CAN_TGAMOn Monday, a bruhaha, or perhaps a bruhuhu (forgive me, internet), erupted over a photograph taken by Kevin Van Paassen that appeared on the front of the Globe and Mail, Canada’s largest national and second-largest daily newspaper. The picture in question features 17-year-old figure skater Kaetlyn Osmond extending her leg in the air while dressed in a revealing costume that would be considered common for her sport.

It seems that to some the image represents a terrifying reminder that many women – including female athletes – do indeed possess an area of their bodies where their two legs meet and reproductive organs are often present. Shocking and appalling stuff, I know.

There was enough of an outrage to elicit a response from the Globe and Mail’s Public Editor Sylvia Stead, who declared the photo to be “not acceptable.”

Readers described the photo as too revealing, although it was a typical skating costume. Others said surely you could have found a more dignified photo and I agree with those readers. Many readers (and I fall into the same camp) are very proud of our Canadian athletes and feel paternal or maternal toward them and their great accomplishments. So, they want photos to show our athletes in the best possible light and not to (potentially) embarrass them.

While it may be a photo editor’s duty to ensure that images enhance a story – and don’t distract from it –  I tend to agree with an application of the trope that any umbrage with a photograph such as this says a lot more about the person taking offense than anyone else. In fact, I would suggest that anyone claiming to be offended by the picture of Osmond competing for the very first time at the ISU World Figure Skating Championships isn’t so much offended as they are starved for expression, and merely utilizing something they recognize as possibly being inappropriate to pathetically fill that hunger in the least genuine way imaginable.

Thankfully, the athlete herself has provided us all with the most reasonable and measured take.

If the incense over the picture was good for anything, it was to prompt these comments from Osmond which serve to remind us that reason in the face of artificial outrage exists and should celebrated even more than figure skating results.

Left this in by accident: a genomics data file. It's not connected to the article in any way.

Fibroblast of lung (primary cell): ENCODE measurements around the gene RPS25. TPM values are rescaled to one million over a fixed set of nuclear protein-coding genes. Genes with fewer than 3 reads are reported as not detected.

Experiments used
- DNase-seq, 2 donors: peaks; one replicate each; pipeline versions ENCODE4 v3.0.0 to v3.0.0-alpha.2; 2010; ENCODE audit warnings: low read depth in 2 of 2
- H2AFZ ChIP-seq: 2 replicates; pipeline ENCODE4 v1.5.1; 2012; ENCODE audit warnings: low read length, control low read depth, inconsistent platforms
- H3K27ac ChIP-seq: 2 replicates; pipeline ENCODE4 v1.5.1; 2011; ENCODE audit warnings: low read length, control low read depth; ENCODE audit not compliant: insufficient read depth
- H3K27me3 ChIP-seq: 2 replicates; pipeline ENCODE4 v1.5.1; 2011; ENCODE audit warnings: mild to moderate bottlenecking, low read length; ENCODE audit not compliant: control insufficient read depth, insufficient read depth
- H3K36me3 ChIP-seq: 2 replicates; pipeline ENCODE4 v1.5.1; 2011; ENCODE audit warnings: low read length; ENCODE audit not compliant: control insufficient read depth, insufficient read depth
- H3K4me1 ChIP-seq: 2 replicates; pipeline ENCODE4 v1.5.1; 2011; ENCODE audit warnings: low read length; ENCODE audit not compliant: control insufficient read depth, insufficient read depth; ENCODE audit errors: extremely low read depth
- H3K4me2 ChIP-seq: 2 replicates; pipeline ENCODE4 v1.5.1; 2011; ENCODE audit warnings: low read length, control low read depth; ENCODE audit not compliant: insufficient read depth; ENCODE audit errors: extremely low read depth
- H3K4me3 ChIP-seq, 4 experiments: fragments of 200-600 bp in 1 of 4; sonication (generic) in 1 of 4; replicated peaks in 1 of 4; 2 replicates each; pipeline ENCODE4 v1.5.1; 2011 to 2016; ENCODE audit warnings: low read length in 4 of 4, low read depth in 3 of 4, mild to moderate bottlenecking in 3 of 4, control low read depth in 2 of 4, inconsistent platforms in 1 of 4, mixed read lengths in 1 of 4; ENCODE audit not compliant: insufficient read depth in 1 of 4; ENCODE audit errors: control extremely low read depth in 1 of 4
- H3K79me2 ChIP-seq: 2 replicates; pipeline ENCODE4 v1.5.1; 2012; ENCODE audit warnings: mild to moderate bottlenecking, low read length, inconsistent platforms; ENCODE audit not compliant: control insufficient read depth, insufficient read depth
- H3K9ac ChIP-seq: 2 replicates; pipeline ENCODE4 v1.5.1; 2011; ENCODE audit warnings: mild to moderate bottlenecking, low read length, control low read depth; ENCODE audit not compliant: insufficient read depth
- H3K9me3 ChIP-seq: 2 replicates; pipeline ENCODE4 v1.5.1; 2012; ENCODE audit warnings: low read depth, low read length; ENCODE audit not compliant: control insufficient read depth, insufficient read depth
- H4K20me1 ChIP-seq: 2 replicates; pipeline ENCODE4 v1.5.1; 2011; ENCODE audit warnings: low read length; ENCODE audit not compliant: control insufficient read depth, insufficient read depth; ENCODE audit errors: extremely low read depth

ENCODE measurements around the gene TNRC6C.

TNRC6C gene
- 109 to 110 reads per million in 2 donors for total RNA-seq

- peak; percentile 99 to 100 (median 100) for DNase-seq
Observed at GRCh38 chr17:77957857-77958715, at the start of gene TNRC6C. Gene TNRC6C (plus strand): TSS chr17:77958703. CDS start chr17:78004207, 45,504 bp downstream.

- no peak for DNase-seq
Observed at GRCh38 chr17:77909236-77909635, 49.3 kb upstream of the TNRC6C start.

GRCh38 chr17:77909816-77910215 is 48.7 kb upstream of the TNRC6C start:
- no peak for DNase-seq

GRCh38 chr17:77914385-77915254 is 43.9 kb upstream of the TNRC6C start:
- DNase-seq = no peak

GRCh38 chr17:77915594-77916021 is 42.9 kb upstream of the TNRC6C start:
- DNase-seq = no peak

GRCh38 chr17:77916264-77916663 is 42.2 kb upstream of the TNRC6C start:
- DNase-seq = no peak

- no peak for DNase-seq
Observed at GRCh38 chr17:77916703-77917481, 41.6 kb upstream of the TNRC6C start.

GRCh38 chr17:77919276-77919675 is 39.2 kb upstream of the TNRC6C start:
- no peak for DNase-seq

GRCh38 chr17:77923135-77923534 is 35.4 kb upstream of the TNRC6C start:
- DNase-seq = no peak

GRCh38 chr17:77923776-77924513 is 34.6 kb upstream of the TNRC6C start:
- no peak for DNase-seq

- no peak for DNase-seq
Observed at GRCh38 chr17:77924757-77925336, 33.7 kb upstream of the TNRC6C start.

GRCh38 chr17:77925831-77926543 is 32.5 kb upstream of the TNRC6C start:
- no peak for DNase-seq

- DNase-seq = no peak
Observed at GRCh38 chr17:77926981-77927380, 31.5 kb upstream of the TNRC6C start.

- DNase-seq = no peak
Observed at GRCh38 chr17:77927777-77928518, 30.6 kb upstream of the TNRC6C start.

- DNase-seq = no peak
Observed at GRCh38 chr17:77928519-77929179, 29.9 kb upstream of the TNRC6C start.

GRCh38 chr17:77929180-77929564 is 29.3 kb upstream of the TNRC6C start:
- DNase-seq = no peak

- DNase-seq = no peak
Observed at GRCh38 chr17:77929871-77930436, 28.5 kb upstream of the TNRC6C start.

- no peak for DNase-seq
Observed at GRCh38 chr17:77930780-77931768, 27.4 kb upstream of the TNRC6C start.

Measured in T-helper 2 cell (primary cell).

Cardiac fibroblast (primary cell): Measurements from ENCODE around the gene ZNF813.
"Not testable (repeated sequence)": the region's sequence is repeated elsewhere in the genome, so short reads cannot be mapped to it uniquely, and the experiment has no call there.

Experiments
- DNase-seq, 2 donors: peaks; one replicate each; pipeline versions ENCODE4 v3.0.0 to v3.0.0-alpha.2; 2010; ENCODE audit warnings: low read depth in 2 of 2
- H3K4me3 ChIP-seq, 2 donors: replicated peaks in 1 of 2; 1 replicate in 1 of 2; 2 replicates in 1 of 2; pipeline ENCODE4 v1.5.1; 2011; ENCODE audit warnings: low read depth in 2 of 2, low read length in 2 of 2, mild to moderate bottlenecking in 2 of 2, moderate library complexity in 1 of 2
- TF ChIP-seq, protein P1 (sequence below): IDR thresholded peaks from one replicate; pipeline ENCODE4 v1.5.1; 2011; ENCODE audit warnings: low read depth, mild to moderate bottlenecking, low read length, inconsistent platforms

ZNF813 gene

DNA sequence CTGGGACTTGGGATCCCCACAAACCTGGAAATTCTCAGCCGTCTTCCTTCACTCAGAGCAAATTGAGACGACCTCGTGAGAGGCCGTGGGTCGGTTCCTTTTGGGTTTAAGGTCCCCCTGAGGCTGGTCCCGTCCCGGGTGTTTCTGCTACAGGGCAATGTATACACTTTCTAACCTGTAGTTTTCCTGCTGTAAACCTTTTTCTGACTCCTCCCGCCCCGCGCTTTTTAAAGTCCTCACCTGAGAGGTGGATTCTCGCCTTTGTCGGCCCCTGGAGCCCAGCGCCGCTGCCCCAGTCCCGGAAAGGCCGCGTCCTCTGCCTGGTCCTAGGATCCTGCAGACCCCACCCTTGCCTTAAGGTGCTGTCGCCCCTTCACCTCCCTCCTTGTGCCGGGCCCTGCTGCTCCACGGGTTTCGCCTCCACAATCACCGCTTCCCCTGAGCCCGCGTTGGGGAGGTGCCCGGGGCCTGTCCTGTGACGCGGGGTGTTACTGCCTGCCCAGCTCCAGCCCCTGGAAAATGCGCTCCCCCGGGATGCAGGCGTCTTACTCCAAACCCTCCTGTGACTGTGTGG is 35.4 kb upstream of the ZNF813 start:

Comments (13)

  1. I think the photo is a horrible one. Not that it’s too revealing, just that’s a poor photograph. She looks silly.

  2. “Silly”? It’s figure skating for fuck’s sake. What figure skater on earth looks “normal”?

  3. “merely utilizing something they recognize as possibly being inappropriate to pathetically fill that hunger in the least genuine way imaginable.”

    Whit, what? Arn’t you the same guy who freaked out and called Canada a rasist nation after spme people made jokes on twitter about the TSN hosts?
    Funny that u can recognize this uproar to be foolish but not the one you jumped on your soapbox and participated in.

    • Are you serious? This is not even remotely similar.

    • Because those are exactly the same things, champ. Jesus Christ, we have a winner.

      • Of course they are different, but when you jump all over everything that is borderline offensive or inappropriate, this is what you get. There are too many irrational/illogical/just fucking dumb people out there. People love to brush of the slippery slope argument when it comes to outrage and insensitive things, but this is just another example in a long line that lends creedance to that argument.

  4. Overblown over reaction vs. overvlown over reaction? Yep sounds different

  5. I don’t find this pic offensive or scandalous or even tantalizing. Of course, that’s probably in account of having seen that particular body part so many times, on so many different women. Honestly, it would take a total lip-slip to even pique my curiosity. Maybe we’ll get there in a few years, when photos like this one will be see for what they are: BORING!!!

  6. I don’t find the photo offensive, but it was clearly chosen because of the way she is positioned.

    A picture of a young Canadian woman no one has ever heard of who came last, or a picture of a less attractive women/guy who actually placed on the podium?

  7. Whats the problem, she trimmed before the photo

  8. Figure skating is a sport and activity in which individuals, duos, or groups perform on figure skates on ice. The four Olympic disciplines are men’s singles, ladies’ singles, pair skating, and ice dancing. Non-Olympic disciplines include synchronized skating and four skating. In senior-level competition, skaters generally perform two programs (short and long) which, depending on the discipline, may include spins, jumps, moves in the field, lifts, throw jumps, death spirals, and other elements or moves.’`

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